No small stock agreement in place with either Norway or Saudi Arabia
Last August, President Mokgweetsi Masisi proudly announced that the country had secured ‘lucrative’ markets in Saudi Arabia and Norway for sheep and goat meat.
“Botswana would have started exporting small stock meat to the two countries this May were it not for the Covid-19 pandemic,” declared Masisi at the time, adding the two nations required at least one million tons of small stock meat annually.
However, it recently emerged in parliament that there is no signed agreement between Botswana and either country regarding the export of small stock meat.
This came to light after Member of Parliament for Jwaneng-Mabutsane, Mephato Reatile enquired on the nature of the presidentially acclaimed agreement.
He wanted the Minister of Agricultural Development and Food Security, Karabo Gare to specifically state when such an agreement was signed, the terms of the agreement, and opportunities for small stock farmers in Botswana.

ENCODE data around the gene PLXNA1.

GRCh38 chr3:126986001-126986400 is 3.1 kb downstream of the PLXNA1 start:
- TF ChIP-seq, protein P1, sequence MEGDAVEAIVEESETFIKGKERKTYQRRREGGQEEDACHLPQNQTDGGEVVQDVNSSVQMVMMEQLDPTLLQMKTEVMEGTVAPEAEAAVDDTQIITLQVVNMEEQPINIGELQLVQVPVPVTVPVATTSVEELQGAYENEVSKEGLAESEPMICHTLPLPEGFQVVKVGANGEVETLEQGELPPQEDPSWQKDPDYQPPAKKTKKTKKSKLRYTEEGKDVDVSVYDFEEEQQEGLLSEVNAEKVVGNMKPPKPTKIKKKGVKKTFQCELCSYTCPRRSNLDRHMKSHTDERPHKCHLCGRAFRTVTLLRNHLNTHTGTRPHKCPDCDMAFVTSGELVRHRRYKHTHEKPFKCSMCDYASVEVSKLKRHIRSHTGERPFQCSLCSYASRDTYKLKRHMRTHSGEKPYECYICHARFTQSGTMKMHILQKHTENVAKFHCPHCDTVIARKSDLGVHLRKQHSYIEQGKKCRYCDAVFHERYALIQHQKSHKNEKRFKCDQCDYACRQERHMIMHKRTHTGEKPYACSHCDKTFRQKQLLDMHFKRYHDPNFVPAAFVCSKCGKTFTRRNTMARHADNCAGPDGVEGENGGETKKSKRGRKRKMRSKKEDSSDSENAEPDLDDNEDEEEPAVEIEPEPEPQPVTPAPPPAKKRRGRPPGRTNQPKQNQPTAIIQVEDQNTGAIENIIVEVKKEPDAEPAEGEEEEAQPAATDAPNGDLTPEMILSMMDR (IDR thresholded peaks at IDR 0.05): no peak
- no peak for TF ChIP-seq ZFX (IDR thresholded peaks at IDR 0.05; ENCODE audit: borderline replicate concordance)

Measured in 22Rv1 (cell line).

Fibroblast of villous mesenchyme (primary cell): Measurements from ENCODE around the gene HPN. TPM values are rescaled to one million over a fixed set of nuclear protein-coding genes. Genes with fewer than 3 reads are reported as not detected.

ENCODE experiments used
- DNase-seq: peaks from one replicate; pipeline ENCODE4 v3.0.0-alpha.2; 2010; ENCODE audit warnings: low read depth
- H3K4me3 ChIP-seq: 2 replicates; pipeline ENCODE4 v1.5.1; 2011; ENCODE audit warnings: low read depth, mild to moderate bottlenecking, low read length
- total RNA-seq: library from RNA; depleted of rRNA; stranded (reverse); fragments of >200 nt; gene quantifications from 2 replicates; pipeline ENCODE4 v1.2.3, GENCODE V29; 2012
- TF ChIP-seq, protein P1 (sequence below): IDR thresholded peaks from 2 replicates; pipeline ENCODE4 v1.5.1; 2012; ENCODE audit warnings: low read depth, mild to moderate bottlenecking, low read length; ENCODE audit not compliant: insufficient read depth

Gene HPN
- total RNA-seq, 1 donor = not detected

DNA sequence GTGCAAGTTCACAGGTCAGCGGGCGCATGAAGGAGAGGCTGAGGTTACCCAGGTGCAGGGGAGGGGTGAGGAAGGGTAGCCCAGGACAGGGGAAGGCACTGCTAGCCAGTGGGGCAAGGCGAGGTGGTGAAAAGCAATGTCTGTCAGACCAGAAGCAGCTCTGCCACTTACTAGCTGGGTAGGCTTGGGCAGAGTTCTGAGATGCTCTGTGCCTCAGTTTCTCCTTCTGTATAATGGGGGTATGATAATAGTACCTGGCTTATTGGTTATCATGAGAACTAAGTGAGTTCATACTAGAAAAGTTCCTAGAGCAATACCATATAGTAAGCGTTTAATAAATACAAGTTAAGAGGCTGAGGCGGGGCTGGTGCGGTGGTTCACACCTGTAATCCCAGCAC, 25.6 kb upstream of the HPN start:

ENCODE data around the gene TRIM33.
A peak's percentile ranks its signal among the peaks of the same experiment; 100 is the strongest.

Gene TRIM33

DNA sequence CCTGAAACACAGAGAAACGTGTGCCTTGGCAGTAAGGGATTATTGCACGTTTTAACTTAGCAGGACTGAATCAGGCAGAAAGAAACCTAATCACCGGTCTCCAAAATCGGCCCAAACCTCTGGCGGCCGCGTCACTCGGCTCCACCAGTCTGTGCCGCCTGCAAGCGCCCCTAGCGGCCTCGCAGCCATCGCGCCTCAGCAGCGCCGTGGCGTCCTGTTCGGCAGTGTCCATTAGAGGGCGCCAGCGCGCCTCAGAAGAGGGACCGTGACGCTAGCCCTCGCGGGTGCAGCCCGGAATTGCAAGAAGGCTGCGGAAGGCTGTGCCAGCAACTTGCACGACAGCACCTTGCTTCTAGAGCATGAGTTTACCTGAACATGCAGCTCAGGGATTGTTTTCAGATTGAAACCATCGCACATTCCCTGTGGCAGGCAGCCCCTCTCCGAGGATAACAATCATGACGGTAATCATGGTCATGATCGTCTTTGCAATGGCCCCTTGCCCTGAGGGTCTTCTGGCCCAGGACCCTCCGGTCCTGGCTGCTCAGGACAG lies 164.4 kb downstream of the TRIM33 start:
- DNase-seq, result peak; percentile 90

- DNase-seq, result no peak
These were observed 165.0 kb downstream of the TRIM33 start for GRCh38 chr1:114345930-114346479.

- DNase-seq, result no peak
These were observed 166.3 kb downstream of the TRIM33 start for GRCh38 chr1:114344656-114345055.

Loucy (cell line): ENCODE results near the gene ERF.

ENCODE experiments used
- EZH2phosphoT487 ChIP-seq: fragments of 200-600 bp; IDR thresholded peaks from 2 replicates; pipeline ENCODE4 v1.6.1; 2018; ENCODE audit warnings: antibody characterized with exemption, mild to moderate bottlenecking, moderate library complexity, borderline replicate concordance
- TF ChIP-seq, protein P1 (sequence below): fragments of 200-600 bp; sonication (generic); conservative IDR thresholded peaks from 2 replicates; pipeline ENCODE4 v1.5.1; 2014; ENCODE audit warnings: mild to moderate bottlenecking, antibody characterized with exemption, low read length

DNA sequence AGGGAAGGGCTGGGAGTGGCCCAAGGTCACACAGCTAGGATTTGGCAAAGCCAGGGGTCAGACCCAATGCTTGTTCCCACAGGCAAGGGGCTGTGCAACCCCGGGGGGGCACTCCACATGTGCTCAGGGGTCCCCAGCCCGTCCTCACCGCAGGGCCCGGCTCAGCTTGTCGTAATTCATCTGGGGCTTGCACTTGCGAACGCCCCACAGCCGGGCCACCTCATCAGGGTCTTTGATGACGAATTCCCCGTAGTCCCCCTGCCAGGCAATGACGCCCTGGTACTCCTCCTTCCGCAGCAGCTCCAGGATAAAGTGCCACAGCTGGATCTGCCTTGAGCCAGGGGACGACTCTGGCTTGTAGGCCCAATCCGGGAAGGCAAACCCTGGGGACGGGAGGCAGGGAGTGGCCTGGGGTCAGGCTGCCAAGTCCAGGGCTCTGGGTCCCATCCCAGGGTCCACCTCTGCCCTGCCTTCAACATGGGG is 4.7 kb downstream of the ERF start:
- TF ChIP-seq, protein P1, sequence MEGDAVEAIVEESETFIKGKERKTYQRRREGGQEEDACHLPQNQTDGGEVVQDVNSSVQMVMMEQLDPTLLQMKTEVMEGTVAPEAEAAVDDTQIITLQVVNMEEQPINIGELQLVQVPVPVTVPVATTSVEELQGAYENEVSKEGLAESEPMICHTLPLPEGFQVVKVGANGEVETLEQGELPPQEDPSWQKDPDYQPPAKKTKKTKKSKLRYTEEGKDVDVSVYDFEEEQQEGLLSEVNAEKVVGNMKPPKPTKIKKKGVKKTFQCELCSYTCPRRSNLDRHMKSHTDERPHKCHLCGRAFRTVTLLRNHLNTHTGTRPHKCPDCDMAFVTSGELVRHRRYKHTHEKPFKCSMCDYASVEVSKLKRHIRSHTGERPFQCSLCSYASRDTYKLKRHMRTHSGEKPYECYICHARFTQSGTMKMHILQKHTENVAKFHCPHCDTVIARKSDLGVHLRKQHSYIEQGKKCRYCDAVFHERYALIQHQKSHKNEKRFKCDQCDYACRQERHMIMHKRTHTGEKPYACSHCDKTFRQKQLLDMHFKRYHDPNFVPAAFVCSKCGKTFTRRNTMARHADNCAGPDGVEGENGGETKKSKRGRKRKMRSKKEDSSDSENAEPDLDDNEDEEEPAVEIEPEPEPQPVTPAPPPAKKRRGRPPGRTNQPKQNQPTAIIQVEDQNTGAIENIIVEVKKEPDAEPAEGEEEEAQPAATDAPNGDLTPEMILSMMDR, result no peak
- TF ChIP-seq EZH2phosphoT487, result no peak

In response, Gare admitted no formal agreement has yet been reached and no contracts signed.
“However, preparations for the initiative have commenced and the necessary paperwork has been initiated,” he maintained.
Regarding the terms of the agreement, the Minister explained once the arrangement has entered into force, there will be tariff reductions and preferential market access of small stock meant and meat bi-products from Botswana.
“The agreement also removes tariff and non-tariff barriers to trade, which will increase the competitiveness of our small stock meat for transmission of value to local farmers,” he added.
According to Gare, the opportunities created by the agreement once it is signed include unlocking the value chain in the keeping, handling, and general management of small stock for sustainable job opportunities in the country.
“It opens opportunities for production and sale of livestock feed, local transportation businesses, and livestock medical care for small stock amongst other things,” concluded Gare, who would not be drawn into mentioning when the agreements might be signed.